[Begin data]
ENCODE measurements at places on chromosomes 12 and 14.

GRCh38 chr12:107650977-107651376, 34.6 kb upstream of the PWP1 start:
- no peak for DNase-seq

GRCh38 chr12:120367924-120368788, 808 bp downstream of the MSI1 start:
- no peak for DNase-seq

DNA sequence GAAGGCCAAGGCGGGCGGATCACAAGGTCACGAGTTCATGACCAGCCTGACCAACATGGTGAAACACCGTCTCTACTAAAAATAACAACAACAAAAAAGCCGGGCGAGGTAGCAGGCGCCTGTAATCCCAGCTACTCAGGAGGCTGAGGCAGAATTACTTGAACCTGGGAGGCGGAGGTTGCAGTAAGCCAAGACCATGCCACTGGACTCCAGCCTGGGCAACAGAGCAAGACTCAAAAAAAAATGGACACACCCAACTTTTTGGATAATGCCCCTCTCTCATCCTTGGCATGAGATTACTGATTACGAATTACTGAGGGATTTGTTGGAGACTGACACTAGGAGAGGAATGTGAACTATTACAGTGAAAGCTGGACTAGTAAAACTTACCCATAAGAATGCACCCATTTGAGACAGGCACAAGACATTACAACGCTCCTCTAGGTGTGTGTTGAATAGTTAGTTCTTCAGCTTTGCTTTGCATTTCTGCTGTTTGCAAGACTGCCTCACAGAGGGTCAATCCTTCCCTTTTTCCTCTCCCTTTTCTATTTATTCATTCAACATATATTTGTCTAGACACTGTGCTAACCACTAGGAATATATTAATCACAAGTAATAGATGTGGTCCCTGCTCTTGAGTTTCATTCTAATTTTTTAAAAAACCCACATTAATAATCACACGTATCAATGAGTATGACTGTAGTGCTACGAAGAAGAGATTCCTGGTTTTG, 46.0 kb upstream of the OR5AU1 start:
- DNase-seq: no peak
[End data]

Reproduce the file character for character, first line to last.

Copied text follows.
ENCODE measurements at places on chromosomes 12 and 14.

GRCh38 chr12:107650977-107651376, 34.6 kb upstream of the PWP1 start:
- no peak for DNase-seq

GRCh38 chr12:120367924-120368788, 808 bp downstream of the MSI1 start:
- no peak for DNase-seq

DNA sequence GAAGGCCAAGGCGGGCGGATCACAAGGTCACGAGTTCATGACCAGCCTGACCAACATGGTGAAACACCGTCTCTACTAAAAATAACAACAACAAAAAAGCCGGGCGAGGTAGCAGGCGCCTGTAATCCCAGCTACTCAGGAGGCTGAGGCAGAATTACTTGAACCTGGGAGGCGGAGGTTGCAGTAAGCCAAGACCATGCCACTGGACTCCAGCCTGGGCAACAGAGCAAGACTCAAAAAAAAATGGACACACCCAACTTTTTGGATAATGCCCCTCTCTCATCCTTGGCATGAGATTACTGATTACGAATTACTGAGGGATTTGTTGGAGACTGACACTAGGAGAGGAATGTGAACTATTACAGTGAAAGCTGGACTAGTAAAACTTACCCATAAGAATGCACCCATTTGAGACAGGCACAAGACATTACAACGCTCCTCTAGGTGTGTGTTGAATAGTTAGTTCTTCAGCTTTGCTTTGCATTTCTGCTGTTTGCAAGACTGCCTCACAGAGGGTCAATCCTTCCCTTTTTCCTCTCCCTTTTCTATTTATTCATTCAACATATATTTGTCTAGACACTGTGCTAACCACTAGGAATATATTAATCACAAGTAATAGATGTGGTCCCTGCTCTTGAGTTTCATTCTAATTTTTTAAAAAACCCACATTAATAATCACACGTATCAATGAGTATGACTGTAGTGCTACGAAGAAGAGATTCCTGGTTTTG, 46.0 kb upstream of the OR5AU1 start:
- DNase-seq: no peak